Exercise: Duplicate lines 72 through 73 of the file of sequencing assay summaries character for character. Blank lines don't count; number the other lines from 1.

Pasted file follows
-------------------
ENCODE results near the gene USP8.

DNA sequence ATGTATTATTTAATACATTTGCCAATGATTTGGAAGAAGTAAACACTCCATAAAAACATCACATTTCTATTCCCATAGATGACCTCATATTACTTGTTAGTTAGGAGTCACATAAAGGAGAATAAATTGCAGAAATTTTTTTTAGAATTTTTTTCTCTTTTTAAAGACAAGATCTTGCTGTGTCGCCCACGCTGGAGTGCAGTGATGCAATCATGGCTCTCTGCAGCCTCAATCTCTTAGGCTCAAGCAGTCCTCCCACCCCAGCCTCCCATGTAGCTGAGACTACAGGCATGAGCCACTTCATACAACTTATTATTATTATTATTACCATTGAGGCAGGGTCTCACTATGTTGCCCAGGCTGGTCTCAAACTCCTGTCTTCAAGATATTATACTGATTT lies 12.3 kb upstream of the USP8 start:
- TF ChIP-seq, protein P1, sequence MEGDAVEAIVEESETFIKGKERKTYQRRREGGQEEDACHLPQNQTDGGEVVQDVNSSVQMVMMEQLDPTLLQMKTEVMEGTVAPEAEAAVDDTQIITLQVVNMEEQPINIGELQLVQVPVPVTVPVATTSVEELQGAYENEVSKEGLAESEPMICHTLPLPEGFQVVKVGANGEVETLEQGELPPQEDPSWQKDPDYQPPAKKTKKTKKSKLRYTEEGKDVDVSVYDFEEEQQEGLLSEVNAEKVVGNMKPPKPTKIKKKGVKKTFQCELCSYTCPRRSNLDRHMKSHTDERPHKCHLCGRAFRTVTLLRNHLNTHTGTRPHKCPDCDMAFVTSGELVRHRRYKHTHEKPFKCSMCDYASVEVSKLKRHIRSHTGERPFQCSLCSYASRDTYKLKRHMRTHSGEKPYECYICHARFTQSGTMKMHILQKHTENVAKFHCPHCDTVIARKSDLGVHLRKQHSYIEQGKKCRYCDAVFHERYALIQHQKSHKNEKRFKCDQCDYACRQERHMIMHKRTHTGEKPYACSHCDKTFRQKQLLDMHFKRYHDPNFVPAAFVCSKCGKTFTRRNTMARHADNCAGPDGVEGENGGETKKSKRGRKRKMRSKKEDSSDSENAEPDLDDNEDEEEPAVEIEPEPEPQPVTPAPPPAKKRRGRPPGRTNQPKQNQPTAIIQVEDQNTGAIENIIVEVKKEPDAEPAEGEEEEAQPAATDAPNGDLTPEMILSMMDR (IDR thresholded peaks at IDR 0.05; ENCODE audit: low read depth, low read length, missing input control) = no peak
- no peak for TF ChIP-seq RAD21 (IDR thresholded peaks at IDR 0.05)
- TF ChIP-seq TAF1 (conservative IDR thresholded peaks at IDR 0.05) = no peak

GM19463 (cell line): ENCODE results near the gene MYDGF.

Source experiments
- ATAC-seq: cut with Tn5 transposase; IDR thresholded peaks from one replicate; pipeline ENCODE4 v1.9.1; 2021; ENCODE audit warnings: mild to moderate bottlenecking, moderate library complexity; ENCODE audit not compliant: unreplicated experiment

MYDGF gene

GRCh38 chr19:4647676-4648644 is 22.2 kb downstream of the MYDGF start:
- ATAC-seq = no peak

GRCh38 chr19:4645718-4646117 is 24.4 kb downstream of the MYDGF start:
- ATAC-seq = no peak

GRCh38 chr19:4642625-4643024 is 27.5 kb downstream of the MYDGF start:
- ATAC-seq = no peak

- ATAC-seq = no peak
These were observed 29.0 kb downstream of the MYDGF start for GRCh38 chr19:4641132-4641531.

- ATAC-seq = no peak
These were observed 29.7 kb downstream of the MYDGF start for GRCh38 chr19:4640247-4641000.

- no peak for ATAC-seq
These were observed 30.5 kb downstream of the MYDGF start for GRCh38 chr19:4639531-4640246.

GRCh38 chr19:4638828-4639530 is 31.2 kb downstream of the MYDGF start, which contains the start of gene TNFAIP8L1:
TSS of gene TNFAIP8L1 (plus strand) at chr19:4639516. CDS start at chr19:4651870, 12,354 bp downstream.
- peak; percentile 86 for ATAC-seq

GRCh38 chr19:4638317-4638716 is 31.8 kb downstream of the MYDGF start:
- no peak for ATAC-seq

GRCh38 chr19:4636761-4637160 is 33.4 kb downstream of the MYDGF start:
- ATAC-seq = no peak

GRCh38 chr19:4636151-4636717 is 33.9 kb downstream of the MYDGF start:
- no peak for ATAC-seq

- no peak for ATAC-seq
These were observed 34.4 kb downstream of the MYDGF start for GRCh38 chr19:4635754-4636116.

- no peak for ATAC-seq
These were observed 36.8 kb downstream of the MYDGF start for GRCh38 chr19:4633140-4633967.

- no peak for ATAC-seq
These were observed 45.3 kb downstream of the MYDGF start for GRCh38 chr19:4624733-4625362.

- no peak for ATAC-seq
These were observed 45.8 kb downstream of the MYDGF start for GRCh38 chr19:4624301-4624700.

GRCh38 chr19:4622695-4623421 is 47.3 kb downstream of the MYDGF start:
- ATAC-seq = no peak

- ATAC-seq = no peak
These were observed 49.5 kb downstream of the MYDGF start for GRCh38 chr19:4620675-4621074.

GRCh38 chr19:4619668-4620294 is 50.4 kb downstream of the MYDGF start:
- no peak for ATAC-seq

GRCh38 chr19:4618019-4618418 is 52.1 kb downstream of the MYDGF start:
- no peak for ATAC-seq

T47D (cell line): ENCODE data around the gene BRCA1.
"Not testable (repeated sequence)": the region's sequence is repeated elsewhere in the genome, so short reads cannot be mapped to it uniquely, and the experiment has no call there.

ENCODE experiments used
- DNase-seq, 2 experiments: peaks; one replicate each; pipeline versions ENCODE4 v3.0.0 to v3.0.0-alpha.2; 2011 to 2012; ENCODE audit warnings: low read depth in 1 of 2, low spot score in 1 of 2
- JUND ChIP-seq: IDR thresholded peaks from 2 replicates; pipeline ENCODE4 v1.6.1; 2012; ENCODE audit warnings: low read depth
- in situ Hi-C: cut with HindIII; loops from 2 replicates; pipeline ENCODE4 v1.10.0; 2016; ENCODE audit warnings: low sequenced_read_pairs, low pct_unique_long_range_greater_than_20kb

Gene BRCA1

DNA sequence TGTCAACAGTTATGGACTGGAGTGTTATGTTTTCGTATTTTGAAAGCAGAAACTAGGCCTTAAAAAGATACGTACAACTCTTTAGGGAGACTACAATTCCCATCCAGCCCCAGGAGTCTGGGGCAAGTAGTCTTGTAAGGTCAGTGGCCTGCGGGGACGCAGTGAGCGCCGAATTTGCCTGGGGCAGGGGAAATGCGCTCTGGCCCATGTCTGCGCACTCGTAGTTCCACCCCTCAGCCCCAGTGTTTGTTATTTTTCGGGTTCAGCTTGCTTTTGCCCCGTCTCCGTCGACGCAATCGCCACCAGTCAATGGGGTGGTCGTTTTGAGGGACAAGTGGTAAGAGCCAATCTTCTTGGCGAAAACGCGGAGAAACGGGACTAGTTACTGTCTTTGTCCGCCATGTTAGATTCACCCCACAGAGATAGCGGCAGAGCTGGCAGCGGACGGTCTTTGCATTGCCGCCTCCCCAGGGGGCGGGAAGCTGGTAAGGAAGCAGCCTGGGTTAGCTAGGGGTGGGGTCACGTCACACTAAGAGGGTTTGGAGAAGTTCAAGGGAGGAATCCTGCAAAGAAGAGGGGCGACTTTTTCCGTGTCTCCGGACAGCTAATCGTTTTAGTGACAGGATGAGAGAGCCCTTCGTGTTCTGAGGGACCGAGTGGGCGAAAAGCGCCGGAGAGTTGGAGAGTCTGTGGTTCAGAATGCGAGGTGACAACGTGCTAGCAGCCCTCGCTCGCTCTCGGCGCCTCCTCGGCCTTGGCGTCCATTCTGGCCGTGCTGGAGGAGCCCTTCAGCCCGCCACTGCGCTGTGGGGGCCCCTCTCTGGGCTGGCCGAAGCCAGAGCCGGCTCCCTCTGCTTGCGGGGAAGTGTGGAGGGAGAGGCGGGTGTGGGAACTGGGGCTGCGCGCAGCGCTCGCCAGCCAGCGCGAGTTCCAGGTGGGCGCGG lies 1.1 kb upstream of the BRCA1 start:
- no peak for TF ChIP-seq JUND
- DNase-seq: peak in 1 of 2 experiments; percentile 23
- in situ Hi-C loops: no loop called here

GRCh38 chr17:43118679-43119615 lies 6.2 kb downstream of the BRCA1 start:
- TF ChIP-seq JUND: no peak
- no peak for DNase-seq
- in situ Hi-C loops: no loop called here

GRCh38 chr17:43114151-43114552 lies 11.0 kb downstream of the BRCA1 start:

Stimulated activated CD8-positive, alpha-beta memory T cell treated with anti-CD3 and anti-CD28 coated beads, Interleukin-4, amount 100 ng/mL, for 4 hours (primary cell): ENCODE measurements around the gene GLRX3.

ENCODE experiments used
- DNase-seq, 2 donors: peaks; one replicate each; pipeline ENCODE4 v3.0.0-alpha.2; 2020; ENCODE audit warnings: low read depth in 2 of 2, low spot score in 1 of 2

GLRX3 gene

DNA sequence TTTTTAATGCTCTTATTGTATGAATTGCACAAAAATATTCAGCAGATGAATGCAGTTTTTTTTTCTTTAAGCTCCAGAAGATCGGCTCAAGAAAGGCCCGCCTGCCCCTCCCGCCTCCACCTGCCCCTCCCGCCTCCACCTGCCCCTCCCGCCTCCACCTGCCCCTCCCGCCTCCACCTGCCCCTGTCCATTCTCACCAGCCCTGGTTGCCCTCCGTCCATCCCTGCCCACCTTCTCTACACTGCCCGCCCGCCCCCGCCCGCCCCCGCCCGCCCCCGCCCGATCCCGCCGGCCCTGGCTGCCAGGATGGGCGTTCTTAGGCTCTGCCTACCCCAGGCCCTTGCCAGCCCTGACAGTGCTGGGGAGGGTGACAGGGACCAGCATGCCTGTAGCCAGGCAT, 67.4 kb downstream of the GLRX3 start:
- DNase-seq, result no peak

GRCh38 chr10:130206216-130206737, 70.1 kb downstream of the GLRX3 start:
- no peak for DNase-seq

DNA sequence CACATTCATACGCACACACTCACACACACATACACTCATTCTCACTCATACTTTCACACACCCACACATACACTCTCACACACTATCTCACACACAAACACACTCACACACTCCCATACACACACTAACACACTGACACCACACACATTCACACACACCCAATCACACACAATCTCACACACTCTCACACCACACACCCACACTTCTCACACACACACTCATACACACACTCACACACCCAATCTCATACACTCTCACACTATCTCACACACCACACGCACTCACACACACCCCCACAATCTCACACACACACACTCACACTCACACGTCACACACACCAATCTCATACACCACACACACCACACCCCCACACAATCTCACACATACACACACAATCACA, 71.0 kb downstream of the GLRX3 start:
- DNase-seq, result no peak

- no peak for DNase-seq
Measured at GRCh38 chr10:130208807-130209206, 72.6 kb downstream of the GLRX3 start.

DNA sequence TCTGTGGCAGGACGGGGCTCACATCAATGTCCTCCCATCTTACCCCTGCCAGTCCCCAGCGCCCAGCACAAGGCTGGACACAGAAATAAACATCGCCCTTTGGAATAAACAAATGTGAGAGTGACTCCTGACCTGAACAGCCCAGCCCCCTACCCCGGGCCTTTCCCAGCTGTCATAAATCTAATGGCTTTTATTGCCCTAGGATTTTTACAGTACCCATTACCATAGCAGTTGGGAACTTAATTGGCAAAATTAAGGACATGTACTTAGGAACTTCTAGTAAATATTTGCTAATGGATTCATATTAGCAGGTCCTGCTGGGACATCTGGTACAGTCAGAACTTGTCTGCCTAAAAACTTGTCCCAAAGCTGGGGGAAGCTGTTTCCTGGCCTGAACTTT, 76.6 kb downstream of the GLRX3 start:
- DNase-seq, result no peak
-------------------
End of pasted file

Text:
- DNase-seq, result no peak

- no peak for DNase-seq